In the present, Jacob slips out of the old age facility and makes his way to the circus where he happens to befriend one of the workers. Life gives him one more turn at being part of the show business when the circus worker stows him away in his van. Life comes a full circle for Jacob Jankowski.

“So what if I’m ninety-three? So what if I’m ancient and cranky and my body’s a wreck? If they’re willing to accept me and my guilty conscience, why the hell shouldn’t I run away with the circus?
It’s like Charlie told the cop. For this old man, this is home.”― Sara Gruen, Water for Elephants

Lasting impression on me:

I loved the twin narration as the protagonist slips in and out of time to tell the tale. His memories and impressions make for a very textural feel to the story of his life. Life in a circus, the mix of performers and workers and the constant pressure of staying afloat in the Depression era is what sets this book apart. Throw in the plot angle of star crossed lovers and a manic depressive husband, and we have a winner.

The writing is flawless and keeps you hooked to the end. A part of you wants to run away with the circus too even though the life depicted here is harsh and unforgiving. One is constantly rooting for the lovers, praying that no harm befalls them.

The mix of characters in the plot is what makes the lovers stand out and adorable. Whether its the bad tempered dwarf who Jacob rooms with or the psychotic husband or the insensitive circus owner – each brings drama, suspense and thrill to the table.

Besides the dark times of the Great Depression, the evils of prohibition and the drinking ills that afflict the circus workers, make for a very gripping addition to the plot. This has added a touch of historical fiction to an otherwise romantic tale.

“Age is terrible thief. Just when you’re getting the hang of life, it knocks your legs out from under you and stoops your back” ― Sara Gruen, Water for Elephants

My rating:

My rating is 4.5/5 stars and I am taking the half star away for the title of the book. There is no mention of it in the entirety of the tale except when Jacob takes umbrage at a fellow old age home resident’s claim. You see this resident boasts of being in a circus and his job was to carry water for the elephants. Jacob is outraged as he knows it to be a lie because there is no such job in the circus.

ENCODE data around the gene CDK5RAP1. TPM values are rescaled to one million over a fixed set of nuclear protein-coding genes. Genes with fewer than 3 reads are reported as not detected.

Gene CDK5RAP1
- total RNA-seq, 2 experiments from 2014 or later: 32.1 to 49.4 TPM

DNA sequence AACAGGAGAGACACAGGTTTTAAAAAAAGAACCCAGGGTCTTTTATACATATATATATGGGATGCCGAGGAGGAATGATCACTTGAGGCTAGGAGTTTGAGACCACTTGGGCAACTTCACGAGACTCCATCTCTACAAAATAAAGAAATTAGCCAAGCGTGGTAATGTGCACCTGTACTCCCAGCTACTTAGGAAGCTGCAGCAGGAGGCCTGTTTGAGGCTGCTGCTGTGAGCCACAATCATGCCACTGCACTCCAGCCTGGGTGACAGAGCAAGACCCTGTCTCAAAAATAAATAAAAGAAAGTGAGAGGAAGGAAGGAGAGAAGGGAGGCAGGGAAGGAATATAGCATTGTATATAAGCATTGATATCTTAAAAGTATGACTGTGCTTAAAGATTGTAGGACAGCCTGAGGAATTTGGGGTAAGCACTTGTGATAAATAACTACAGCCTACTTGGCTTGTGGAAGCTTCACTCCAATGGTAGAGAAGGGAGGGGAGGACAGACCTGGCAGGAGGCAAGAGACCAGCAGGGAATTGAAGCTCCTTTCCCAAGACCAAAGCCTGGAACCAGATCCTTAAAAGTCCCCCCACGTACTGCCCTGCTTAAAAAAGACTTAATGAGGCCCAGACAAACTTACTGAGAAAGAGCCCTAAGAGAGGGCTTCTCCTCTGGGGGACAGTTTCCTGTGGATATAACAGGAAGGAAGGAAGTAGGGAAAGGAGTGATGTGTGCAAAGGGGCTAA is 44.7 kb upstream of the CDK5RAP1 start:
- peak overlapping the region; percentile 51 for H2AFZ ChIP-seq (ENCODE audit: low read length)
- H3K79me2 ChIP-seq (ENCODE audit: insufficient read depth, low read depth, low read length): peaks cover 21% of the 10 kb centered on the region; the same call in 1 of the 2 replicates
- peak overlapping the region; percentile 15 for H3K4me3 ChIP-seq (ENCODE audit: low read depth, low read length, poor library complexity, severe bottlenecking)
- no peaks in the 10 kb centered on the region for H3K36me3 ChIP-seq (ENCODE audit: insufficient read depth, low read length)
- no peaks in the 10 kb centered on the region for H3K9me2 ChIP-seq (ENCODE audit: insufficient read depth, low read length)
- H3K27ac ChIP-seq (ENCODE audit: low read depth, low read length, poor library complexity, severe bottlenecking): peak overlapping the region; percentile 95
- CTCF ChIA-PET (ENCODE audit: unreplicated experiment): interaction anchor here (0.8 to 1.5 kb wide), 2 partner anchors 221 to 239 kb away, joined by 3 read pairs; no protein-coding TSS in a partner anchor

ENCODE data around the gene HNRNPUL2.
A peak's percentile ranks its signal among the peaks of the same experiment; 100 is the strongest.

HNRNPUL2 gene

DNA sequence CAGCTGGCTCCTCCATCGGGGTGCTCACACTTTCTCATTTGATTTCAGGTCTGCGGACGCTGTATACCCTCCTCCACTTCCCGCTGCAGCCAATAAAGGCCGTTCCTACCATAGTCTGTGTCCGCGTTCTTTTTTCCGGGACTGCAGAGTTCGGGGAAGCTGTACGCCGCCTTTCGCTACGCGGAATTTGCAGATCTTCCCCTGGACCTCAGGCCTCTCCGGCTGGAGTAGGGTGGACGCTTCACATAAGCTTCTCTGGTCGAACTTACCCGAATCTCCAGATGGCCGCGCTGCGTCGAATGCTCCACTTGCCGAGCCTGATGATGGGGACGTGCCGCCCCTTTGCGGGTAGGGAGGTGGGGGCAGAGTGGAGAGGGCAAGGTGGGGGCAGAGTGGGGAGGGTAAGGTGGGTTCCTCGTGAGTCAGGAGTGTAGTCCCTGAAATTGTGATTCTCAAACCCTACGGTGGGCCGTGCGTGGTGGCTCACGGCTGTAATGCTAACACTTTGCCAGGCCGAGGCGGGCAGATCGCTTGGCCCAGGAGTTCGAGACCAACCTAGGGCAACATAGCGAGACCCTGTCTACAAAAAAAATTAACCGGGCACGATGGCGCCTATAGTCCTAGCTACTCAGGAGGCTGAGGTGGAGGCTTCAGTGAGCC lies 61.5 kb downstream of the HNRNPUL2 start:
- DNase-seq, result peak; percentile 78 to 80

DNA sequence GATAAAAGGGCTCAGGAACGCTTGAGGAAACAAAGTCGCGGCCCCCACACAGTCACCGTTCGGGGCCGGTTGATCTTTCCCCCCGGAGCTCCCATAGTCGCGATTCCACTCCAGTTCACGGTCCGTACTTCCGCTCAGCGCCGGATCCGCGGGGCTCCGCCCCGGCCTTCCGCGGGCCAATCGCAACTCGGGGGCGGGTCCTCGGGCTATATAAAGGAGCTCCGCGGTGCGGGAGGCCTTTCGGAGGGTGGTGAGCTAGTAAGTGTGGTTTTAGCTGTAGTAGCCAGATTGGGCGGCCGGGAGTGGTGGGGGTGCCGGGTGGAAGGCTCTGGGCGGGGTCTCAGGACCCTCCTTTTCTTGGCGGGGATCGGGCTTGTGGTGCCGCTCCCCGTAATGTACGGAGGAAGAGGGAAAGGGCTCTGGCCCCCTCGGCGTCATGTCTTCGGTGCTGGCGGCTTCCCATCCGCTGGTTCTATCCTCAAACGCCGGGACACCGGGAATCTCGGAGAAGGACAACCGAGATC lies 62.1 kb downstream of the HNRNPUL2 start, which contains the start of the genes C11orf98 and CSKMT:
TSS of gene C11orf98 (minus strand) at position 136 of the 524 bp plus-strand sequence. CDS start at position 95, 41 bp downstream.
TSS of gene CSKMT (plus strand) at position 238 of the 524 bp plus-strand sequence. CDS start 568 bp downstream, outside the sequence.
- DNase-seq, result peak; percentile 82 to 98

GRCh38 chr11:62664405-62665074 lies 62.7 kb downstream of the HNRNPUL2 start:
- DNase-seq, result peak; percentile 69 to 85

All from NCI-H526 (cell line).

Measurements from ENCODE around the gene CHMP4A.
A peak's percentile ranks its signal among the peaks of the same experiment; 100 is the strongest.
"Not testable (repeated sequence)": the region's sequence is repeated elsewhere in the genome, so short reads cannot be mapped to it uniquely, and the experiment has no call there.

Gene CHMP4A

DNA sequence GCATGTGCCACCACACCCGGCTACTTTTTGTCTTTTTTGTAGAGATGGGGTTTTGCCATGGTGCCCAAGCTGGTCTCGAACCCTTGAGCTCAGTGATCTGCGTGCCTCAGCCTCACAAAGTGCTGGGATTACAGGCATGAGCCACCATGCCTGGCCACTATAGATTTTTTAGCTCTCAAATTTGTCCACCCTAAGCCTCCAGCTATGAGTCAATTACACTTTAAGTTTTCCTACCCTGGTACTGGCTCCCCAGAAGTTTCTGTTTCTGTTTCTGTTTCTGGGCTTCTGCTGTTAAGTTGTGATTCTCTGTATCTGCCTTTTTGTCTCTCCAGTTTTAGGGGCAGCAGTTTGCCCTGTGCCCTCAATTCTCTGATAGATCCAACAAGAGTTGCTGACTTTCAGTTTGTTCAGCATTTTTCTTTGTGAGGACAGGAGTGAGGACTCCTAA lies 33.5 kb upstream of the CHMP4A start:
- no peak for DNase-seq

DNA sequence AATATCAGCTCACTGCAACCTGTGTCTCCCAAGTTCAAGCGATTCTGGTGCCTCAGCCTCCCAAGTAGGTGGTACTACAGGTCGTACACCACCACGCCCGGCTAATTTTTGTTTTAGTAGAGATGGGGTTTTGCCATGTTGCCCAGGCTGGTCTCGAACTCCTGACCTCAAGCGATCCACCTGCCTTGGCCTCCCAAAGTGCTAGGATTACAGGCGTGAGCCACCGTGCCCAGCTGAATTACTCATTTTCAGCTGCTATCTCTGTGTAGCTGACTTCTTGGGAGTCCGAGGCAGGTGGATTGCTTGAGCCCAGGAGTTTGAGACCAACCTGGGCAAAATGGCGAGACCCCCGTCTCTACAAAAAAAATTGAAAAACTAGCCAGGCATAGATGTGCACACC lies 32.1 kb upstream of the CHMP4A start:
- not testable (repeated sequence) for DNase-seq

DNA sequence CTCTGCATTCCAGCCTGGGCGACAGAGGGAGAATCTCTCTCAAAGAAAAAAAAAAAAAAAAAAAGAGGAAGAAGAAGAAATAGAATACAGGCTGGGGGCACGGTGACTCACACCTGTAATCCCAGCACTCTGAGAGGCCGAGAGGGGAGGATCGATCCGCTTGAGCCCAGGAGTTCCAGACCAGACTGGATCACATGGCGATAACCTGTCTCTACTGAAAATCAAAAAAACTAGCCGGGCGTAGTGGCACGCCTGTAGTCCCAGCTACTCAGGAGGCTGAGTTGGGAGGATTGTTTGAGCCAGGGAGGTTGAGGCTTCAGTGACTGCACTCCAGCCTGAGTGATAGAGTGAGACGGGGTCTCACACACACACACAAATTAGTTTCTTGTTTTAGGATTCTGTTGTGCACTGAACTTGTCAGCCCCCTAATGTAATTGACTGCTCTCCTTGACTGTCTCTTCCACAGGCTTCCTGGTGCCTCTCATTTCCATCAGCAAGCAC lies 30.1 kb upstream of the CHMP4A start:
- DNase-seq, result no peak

So somehow I couldn’t relate to it as being the appropriate title for the book.

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Enjoyed reading this review? Perhaps you would like to check out the one I did for Night Circus by Erin Morgenstern

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4 thoughts on “Water for Elephants by Sara Gruen | Book Review |

  1. Hooked to Audible? You know that sounds like music to my ears <3

    I loved this one so much, especially the Audible experience. With background music, it was so dreamy! I loved the story as well, the narration was breathtaking too. Oh yes, the title was only mentioned once throughout the book. I realize that now. Looks like I was consumed by the dreamy nature of the book.

    1. I kept waiting to hear how the title is related to the story when the bit about the Old man and his boast in the nursing home comes up. Jacob is in such a huff and I thought it will pop out now. But no there was no mention of it later. There was only one elephant in the story and even then there was no mention of water for it – so yeah the title didnt make sense for me at all.